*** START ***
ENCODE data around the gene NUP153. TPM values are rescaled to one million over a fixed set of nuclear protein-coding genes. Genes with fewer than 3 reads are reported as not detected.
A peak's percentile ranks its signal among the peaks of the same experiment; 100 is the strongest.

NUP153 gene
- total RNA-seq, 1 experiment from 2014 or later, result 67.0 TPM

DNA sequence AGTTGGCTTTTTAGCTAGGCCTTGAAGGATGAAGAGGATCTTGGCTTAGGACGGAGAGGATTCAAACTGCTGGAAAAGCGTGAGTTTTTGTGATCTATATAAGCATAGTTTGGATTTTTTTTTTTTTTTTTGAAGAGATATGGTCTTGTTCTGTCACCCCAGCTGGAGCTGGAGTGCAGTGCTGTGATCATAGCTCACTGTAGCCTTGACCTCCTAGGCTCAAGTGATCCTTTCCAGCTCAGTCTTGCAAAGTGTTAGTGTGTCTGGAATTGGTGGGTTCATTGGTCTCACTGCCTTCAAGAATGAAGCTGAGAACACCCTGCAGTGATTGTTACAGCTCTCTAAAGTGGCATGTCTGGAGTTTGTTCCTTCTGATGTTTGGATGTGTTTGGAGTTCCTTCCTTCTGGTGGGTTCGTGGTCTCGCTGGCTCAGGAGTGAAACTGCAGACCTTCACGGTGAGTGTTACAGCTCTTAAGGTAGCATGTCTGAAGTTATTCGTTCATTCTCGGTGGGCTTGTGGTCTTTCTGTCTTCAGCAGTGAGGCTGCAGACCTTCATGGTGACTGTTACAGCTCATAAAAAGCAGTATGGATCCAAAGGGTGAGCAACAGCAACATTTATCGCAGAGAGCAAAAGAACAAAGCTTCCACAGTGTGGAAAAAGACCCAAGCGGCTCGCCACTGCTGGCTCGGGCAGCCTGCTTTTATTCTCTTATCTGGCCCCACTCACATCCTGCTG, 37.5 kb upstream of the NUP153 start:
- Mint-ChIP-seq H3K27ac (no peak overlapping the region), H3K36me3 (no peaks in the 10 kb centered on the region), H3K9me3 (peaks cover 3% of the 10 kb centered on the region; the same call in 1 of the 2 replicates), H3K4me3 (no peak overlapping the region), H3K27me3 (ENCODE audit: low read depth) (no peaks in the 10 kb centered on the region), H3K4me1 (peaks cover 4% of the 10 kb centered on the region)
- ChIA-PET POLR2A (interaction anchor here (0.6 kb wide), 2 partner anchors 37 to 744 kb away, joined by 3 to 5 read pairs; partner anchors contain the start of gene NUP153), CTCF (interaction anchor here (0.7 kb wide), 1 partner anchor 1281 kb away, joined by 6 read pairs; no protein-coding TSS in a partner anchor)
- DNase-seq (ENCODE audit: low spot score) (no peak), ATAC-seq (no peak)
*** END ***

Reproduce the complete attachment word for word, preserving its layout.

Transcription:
ENCODE data around the gene NUP153. TPM values are rescaled to one million over a fixed set of nuclear protein-coding genes. Genes with fewer than 3 reads are reported as not detected.
A peak's percentile ranks its signal among the peaks of the same experiment; 100 is the strongest.

NUP153 gene
- total RNA-seq, 1 experiment from 2014 or later, result 67.0 TPM

DNA sequence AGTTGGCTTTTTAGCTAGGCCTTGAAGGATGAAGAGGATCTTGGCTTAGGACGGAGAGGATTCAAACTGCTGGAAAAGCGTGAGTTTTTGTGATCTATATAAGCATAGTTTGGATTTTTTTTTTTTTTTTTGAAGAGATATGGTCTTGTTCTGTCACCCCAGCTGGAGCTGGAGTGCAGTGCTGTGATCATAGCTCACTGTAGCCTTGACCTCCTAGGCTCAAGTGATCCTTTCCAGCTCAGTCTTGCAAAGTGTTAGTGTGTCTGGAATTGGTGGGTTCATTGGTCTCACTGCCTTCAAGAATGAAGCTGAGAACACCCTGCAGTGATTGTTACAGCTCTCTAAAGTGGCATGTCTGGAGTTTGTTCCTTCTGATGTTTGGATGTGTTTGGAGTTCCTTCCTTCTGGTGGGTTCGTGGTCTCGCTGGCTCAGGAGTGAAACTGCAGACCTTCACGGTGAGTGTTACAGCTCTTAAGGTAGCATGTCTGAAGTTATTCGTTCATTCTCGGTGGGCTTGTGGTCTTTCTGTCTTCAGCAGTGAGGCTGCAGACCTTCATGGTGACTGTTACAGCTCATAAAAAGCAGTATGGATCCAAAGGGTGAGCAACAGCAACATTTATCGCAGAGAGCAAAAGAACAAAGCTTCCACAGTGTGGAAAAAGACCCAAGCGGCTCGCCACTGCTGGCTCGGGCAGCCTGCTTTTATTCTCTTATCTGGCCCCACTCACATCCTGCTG, 37.5 kb upstream of the NUP153 start:
- Mint-ChIP-seq H3K27ac (no peak overlapping the region), H3K36me3 (no peaks in the 10 kb centered on the region), H3K9me3 (peaks cover 3% of the 10 kb centered on the region; the same call in 1 of the 2 replicates), H3K4me3 (no peak overlapping the region), H3K27me3 (ENCODE audit: low read depth) (no peaks in the 10 kb centered on the region), H3K4me1 (peaks cover 4% of the 10 kb centered on the region)
- ChIA-PET POLR2A (interaction anchor here (0.6 kb wide), 2 partner anchors 37 to 744 kb away, joined by 3 to 5 read pairs; partner anchors contain the start of gene NUP153), CTCF (interaction anchor here (0.7 kb wide), 1 partner anchor 1281 kb away, joined by 6 read pairs; no protein-coding TSS in a partner anchor)
- DNase-seq (ENCODE audit: low spot score) (no peak), ATAC-seq (no peak)